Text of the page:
Fetching $23,700 on the phone, a North Shore Massachusetts mahogany oxbow slant lid desk with shell carving, circa 1770‱775, was in “as found” condition. Fletcher said he was disappointed that it was missing its interior when he first saw it. Happily, the interior was stored in the drawers and when it was reassembled, it revealed a mirrored prospect door.
A Queen Anne maple slant lid desk that was thought to be a Connecticut piece held a surprise for the ill-intentioned. A clockwork device behind the prospect door activated a serpent with a sharply pointed tongue to deter access. It sold in the gallery for $9,480. A number of viewers pricked their fingers testing the device. When the piece arrived at Skinner, staff found a nail at the end of the tongue and several can attest to its sharpness. While the nail was removed for the preview, the snake retained its sting.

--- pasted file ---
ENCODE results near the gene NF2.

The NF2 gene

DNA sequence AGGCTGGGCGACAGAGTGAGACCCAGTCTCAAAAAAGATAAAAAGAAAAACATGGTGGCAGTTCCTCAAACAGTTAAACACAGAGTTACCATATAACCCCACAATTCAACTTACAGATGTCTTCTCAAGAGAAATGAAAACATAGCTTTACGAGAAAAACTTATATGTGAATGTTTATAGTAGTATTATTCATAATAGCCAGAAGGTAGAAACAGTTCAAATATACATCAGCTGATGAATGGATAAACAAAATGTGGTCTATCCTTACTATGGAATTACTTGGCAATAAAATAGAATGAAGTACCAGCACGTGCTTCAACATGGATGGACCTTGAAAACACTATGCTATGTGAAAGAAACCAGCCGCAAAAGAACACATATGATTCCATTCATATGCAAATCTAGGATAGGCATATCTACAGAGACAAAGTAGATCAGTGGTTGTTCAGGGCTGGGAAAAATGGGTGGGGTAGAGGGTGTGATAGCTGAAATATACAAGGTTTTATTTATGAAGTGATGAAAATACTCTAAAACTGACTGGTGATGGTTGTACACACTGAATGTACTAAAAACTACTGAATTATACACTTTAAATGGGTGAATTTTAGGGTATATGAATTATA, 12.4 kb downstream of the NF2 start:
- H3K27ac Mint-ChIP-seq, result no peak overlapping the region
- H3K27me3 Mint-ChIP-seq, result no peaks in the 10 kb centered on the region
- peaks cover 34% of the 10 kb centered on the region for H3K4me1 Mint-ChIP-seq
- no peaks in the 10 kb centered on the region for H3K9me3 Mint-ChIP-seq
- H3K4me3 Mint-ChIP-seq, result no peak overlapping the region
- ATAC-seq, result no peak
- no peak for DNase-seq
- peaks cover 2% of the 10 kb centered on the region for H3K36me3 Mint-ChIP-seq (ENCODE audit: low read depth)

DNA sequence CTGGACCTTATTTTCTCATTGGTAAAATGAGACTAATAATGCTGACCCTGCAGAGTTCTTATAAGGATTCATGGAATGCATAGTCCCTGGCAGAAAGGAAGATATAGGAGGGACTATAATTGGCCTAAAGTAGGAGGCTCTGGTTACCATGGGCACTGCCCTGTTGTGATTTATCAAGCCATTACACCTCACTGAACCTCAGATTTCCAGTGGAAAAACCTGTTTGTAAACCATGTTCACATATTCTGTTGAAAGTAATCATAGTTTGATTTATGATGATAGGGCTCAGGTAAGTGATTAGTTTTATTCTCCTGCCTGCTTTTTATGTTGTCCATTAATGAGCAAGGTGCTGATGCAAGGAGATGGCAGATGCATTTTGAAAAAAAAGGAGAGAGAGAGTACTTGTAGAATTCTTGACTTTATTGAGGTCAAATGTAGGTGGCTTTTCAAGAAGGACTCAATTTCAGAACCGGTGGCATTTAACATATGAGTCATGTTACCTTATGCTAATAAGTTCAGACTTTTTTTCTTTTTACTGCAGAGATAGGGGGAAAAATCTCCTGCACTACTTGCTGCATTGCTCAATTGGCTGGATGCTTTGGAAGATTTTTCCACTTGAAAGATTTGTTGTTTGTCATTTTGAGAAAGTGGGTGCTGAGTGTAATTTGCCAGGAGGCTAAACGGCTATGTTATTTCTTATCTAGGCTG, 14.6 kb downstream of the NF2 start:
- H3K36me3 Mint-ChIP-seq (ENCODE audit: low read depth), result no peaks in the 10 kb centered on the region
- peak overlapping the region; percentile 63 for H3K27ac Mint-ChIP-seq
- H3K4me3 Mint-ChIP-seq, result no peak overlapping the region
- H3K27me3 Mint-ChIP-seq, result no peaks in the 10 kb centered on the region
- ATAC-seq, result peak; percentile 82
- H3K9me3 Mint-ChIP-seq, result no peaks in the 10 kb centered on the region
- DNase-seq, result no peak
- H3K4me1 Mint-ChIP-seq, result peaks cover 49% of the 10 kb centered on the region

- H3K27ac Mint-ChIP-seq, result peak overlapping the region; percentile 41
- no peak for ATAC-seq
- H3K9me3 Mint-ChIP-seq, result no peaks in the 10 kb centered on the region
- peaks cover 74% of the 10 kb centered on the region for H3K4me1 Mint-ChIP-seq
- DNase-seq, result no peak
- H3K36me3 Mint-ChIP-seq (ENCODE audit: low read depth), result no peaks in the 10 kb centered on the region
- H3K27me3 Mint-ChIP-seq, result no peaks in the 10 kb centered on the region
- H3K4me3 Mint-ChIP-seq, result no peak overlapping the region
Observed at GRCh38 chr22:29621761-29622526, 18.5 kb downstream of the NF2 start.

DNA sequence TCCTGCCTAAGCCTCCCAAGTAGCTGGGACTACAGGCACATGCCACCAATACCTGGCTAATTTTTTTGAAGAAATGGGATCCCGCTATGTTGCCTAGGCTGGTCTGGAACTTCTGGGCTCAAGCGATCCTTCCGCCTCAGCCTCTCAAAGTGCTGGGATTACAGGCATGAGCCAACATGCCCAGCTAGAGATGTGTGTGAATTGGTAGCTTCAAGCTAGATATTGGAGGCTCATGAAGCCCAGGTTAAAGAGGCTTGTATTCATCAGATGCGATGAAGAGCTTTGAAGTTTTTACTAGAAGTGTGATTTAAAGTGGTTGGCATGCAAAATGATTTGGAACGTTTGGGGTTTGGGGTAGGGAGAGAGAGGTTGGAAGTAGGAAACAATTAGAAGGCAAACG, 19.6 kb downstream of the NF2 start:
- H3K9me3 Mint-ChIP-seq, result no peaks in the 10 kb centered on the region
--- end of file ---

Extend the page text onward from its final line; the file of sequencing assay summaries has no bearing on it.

A Chinese Export porcelain bowl decorated with the Order of Cincinnati sold for $22,515. The bowl was part of the circa 1790 service of Samuel Shaw of Massachusetts, Boston merchant and a founding member of the Society of Cincinnati. A helmet-form creamer from the same service elicited $20,145.
A scrapbook created by one or more members of the family of US Army Surgeon Lyman Foote, whose military career took him to numerous forts in the western settlements in Michigan, Wisconsin and other locations, inspired a bidding competition that ended when the item sold for $47,400. The book included exquisite watercolors and sketches of mid-Nineteenth Century life on the frontier. It came from a Massachusetts collection and sold to another collector.
All prices reported include the buyer’s premium. For information, www.skinnerinc.com or 508-970-3000.